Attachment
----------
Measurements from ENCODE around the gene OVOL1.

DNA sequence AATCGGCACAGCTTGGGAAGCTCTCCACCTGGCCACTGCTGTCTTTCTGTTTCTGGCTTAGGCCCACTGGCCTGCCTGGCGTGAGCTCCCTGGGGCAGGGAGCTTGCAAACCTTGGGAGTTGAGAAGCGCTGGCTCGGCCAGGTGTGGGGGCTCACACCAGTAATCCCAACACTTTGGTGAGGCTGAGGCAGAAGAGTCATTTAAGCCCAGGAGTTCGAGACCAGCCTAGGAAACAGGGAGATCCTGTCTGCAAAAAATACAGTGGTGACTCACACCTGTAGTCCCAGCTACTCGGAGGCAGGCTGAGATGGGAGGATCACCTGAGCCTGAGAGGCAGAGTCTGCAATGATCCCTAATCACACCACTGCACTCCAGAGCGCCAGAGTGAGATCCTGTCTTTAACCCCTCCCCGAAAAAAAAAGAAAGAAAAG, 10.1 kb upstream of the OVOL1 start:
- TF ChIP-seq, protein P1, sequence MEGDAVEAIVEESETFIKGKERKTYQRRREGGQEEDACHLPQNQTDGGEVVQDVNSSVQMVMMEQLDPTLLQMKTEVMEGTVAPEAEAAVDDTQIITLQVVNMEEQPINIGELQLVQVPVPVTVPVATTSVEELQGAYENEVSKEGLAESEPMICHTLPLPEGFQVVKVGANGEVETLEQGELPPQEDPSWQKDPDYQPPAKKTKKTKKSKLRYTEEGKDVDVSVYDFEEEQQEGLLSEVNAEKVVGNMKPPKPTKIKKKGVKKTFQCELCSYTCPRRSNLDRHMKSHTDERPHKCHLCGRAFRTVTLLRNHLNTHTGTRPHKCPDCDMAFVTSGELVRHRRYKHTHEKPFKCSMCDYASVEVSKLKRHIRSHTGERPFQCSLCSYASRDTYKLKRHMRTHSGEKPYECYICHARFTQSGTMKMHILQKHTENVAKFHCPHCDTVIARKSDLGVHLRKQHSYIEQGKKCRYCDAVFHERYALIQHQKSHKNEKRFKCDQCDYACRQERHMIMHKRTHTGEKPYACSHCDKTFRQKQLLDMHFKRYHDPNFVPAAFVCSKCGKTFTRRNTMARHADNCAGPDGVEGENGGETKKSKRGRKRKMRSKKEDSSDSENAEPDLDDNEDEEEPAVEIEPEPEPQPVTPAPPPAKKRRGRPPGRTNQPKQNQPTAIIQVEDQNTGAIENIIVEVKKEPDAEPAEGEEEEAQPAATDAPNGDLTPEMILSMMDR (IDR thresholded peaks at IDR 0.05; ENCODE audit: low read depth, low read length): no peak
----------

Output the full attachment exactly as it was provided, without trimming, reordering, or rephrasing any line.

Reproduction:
Measurements from ENCODE around the gene OVOL1.

DNA sequence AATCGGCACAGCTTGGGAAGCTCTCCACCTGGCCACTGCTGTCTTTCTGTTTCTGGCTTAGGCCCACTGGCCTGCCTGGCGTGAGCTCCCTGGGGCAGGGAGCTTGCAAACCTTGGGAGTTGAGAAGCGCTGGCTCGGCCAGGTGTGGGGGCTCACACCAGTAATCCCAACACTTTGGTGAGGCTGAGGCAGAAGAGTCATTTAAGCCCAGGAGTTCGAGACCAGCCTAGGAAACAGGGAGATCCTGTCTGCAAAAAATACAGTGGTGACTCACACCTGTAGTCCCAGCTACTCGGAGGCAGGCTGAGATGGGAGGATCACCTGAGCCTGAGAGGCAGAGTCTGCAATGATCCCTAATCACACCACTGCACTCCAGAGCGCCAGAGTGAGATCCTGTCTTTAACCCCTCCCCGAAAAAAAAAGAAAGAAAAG, 10.1 kb upstream of the OVOL1 start:
- TF ChIP-seq, protein P1, sequence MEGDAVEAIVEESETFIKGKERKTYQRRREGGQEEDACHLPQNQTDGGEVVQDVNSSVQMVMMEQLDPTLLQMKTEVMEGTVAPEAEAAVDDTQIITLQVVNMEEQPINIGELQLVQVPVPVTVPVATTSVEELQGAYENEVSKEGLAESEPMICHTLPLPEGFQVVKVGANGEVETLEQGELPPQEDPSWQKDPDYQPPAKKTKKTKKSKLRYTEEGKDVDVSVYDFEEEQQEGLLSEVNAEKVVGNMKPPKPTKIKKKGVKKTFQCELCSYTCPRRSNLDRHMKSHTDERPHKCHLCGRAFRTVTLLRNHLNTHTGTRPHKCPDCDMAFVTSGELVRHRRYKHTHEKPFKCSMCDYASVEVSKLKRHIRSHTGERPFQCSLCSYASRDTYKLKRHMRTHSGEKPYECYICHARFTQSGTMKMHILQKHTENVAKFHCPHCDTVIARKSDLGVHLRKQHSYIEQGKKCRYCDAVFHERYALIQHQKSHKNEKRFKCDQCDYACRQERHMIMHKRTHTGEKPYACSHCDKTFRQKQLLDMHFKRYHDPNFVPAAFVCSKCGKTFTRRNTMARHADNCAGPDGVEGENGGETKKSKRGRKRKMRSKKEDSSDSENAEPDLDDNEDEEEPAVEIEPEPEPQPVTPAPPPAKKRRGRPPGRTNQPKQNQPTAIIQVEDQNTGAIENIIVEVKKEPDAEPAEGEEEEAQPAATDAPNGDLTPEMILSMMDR (IDR thresholded peaks at IDR 0.05; ENCODE audit: low read depth, low read length): no peak